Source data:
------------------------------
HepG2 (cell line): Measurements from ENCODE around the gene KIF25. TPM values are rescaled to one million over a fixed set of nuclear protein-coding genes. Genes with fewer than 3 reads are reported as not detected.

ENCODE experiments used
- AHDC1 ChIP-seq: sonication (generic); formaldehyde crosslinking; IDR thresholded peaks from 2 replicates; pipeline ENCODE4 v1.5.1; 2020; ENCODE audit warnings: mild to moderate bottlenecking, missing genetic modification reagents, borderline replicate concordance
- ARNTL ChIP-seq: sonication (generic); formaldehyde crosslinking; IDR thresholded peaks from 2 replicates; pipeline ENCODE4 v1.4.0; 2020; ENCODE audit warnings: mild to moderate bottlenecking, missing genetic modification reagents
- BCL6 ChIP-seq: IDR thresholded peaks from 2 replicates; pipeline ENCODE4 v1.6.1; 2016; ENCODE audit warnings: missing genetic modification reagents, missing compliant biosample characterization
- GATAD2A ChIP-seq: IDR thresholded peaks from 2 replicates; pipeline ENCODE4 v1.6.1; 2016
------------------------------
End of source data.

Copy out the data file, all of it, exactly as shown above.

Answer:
HepG2 (cell line): Measurements from ENCODE around the gene KIF25. TPM values are rescaled to one million over a fixed set of nuclear protein-coding genes. Genes with fewer than 3 reads are reported as not detected.

ENCODE experiments used
- AHDC1 ChIP-seq: sonication (generic); formaldehyde crosslinking; IDR thresholded peaks from 2 replicates; pipeline ENCODE4 v1.5.1; 2020; ENCODE audit warnings: mild to moderate bottlenecking, missing genetic modification reagents, borderline replicate concordance
- ARNTL ChIP-seq: sonication (generic); formaldehyde crosslinking; IDR thresholded peaks from 2 replicates; pipeline ENCODE4 v1.4.0; 2020; ENCODE audit warnings: mild to moderate bottlenecking, missing genetic modification reagents
- BCL6 ChIP-seq: IDR thresholded peaks from 2 replicates; pipeline ENCODE4 v1.6.1; 2016; ENCODE audit warnings: missing genetic modification reagents, missing compliant biosample characterization
- GATAD2A ChIP-seq: IDR thresholded peaks from 2 replicates; pipeline ENCODE4 v1.6.1; 2016